With the above objects defined, lets create the resource groups first:

resource "azurerm_resource_group" "rg_objects" {
  for_each = local.environments
  name = "${}-rg" //Can also use each.key here
  location = each.value.location

run terraform apply

terraform apply --auto-approve=true


terraform apply azure resource groups

We simply created all 3 resource groups using the base environment name + the prefix of 'rg' Together with each of their locations. Notice how we simply parse the 'for-each' Argument on the left and parse it the 'local.environments' Variable defined earlier. To this, we access attributes on each object in the map by calling either 'each.key' Or its corrensponding values found in 'each.value.<attribute_name>'

Now, lets create the required Virtual Networks. Again, we will utilize our variable definition from earlier:

resource "azurerm_virtual_network" "vn_objects" {
  for_each = local.environments
  name = "${}-vnet"
  location = each.value.location
  resource_group_name = azurerm_resource_group.rg_objects[each.key].name
  address_space = each.value.ip_range

The interesting thing here is, we take the return array from the resource groups and called each key utilizing our existing key from the 'local.environments' Variable as the index. We always seek to use return values whenever possible as it helps Terraform build its dependency graph.

Run terraform apply

terraform apply --auto-approve=true


terraform apply azure vnets

Now, lets create the missing Subnets:

resource "azurerm_subnet" "subnet_objects_dev" {
  count = length(local.environments.Dev.ip_range_subnets)
  name = "${replace(azurerm_virtual_network.vn_objects["Dev"].name, "vnet", "subnet${count.index}")}"
  resource_group_name = azurerm_resource_group.rg_objects["Dev"].name
  virtual_network_name = azurerm_virtual_network.vn_objects["Dev"].name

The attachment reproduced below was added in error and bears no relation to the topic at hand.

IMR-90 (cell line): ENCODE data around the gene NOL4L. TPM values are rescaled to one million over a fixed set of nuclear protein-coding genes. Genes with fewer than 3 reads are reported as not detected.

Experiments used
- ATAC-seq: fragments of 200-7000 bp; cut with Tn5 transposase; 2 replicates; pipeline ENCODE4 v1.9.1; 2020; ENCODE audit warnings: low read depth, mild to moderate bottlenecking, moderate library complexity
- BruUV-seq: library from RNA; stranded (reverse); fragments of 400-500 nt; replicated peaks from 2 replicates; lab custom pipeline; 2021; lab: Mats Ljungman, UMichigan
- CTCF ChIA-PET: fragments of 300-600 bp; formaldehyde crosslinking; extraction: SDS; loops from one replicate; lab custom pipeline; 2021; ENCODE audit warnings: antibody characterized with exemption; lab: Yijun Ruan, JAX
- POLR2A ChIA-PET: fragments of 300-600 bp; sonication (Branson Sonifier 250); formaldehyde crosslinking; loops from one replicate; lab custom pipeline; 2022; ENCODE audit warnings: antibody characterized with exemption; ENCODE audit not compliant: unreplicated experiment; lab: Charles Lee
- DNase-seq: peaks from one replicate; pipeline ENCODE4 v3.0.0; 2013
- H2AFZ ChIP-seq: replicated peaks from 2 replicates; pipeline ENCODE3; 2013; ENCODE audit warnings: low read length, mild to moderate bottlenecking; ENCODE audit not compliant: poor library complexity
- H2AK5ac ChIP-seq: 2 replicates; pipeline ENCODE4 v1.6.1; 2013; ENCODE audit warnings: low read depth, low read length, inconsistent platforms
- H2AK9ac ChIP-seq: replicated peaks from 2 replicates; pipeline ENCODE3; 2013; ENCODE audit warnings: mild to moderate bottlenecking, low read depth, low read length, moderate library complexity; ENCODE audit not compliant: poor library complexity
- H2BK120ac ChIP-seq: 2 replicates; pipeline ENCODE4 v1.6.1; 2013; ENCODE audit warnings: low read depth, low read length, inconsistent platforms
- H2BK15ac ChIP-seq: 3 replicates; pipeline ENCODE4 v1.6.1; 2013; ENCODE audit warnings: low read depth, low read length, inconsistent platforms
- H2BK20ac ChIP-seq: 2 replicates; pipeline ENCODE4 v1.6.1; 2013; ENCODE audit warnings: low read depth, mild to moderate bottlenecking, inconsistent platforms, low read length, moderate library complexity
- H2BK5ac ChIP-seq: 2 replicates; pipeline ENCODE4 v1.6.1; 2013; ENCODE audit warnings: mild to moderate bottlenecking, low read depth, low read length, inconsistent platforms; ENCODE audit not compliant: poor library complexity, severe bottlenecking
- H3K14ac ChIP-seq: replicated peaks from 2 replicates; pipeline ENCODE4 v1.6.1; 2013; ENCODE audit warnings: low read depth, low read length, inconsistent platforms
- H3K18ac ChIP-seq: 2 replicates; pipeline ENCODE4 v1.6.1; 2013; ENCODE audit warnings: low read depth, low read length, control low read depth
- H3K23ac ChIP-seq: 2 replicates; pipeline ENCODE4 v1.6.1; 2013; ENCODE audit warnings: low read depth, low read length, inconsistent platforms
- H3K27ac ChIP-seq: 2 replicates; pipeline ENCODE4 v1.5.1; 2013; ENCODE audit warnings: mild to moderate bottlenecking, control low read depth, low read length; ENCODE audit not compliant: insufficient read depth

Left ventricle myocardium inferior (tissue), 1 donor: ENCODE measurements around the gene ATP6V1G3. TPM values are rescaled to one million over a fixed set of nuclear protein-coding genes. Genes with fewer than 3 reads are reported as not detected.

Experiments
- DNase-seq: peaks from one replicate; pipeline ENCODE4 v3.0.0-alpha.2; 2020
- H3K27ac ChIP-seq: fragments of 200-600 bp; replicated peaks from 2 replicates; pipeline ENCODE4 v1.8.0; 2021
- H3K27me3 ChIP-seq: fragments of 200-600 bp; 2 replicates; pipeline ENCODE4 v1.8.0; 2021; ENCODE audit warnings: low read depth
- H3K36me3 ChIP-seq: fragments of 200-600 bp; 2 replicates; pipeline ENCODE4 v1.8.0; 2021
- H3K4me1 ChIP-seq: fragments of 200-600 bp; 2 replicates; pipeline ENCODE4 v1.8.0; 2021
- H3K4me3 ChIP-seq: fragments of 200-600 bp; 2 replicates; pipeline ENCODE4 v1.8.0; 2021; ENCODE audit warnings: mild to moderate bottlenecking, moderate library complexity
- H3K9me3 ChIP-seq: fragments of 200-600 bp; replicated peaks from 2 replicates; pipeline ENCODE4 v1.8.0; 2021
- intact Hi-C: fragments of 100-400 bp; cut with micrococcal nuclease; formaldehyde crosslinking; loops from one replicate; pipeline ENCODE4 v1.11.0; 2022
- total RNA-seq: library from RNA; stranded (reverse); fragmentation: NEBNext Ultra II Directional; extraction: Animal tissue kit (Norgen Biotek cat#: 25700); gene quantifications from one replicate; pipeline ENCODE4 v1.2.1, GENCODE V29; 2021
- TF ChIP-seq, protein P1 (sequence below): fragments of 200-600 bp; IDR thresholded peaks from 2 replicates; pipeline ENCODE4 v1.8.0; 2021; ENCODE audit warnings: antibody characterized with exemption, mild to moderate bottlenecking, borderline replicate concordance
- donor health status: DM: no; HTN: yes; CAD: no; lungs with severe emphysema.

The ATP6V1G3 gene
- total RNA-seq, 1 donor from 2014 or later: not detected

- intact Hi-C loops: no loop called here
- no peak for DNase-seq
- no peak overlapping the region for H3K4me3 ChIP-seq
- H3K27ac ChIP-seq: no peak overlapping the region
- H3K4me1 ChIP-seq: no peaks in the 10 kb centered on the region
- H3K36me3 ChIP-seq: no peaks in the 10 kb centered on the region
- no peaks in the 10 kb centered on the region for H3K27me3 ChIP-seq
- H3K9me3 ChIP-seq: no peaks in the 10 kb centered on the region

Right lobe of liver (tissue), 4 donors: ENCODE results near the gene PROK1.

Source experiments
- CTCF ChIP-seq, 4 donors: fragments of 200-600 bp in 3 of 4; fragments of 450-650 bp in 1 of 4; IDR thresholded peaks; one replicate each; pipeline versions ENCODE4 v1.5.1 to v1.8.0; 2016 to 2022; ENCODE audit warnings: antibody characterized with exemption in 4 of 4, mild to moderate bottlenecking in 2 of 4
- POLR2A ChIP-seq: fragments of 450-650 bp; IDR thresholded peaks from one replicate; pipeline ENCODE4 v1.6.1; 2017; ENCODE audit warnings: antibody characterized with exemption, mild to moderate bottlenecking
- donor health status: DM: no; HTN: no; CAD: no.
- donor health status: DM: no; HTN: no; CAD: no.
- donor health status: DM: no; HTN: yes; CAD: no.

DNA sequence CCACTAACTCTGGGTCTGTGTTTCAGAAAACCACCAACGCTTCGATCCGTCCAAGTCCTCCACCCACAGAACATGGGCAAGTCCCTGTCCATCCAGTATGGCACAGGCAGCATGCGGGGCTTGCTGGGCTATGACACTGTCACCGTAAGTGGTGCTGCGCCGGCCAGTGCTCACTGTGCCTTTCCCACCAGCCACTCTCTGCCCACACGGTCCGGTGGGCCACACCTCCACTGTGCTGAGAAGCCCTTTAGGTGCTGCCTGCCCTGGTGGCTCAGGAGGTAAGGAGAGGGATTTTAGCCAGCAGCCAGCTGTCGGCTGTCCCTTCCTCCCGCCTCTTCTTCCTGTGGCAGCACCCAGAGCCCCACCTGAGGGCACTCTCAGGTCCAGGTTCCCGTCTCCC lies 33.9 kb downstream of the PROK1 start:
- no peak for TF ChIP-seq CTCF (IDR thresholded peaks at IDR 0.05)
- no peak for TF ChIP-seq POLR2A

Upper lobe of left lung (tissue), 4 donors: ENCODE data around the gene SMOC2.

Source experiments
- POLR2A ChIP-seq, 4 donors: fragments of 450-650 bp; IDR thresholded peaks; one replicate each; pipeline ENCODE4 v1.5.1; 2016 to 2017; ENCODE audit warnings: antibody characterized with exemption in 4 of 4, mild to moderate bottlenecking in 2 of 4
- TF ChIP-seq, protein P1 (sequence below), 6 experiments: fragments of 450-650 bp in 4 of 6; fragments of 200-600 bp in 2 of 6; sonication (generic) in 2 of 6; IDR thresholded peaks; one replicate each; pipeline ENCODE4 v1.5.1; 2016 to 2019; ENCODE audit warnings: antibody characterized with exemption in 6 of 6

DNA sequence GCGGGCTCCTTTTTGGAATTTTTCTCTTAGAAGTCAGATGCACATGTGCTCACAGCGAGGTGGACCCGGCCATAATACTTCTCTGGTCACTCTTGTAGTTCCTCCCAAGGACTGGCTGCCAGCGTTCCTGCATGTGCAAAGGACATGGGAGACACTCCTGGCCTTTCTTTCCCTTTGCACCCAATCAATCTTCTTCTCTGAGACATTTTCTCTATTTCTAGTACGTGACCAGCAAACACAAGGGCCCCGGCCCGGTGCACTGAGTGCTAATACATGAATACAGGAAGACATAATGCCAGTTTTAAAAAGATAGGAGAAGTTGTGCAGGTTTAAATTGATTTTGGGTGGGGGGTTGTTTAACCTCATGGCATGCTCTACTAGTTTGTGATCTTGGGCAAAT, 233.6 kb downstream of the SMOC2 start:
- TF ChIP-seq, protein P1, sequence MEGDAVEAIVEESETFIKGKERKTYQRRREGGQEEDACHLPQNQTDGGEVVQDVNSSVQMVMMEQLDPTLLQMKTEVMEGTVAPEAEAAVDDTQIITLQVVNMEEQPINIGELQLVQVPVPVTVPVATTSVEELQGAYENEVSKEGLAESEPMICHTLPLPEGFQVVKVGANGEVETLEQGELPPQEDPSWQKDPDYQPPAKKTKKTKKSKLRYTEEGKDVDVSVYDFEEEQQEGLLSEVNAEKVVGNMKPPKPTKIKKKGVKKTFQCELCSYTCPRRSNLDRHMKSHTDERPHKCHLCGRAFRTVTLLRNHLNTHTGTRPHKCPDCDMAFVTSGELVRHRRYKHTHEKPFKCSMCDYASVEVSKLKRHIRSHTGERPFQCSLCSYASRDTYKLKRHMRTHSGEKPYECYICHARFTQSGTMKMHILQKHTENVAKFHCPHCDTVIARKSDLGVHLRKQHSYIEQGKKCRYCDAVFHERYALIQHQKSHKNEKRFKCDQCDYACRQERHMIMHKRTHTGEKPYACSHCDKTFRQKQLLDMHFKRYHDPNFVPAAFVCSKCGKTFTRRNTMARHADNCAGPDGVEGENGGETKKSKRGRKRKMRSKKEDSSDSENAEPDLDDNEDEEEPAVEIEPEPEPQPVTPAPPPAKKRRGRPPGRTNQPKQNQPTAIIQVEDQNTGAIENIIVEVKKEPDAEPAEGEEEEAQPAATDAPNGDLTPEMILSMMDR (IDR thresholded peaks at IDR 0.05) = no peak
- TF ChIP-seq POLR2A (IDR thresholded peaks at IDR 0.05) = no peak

address_prefixes = [local.environments.Dev.ip_range_subnets[count.index]]

resource "azurerm_subnet" "subnet_objects_test" {
  count = length(local.environments.Test.ip_range_subnets)
  name = "${replace(azurerm_virtual_network.vn_objects["Test"].name, "vnet", "subnet${count.index}")}"
  resource_group_name = azurerm_resource_group.rg_objects["Test"].name
  virtual_network_name = azurerm_virtual_network.vn_objects["Test"].name
  address_prefixes = [local.environments.Test.ip_range_subnets[count.index]]

resource "azurerm_subnet" "subnet_objects_preprod" {
  count = length(local.environments.Preprod.ip_range_subnets)
  name = "${replace(azurerm_virtual_network.vn_objects["Preprod"].name, "vnet", "subnet${count.index}")}"
  resource_group_name = azurerm_resource_group.rg_objects["Preprod"].name
  virtual_network_name = azurerm_virtual_network.vn_objects["Preprod"].name
  address_prefixes = [local.environments.Preprod.ip_range_subnets[count.index]]

With the above configuration we define 3 new resource definitions, 1 for each of the environments. We use the count meta-argument to take advantage of the fact that we want exactly the length (each element) in the list for the attribute 'ip_ranges_subnet' Of each object inside the local variable 'environments'. We then simply plot the key name of each environment object to retrieve the specifc Virtual Machine name and Resource group name.

run terraform apply

terraform apply --auto-approve=true


terraform apply azure subnets

How it looks in Azure:

view of dev vnet with subnets
view of test vnet with subnets
view of preprod vnet with subnets

That was all for today folks, thank you so much for reading along. I will showcase more complex loop structures in later posts, as there are things we can do to make the above code even more clean.



Want to learn more about Terraform? Click here -> terraform (

Want to learn more about other cool stuff like Automation or Powershell -> powershell ( / automation (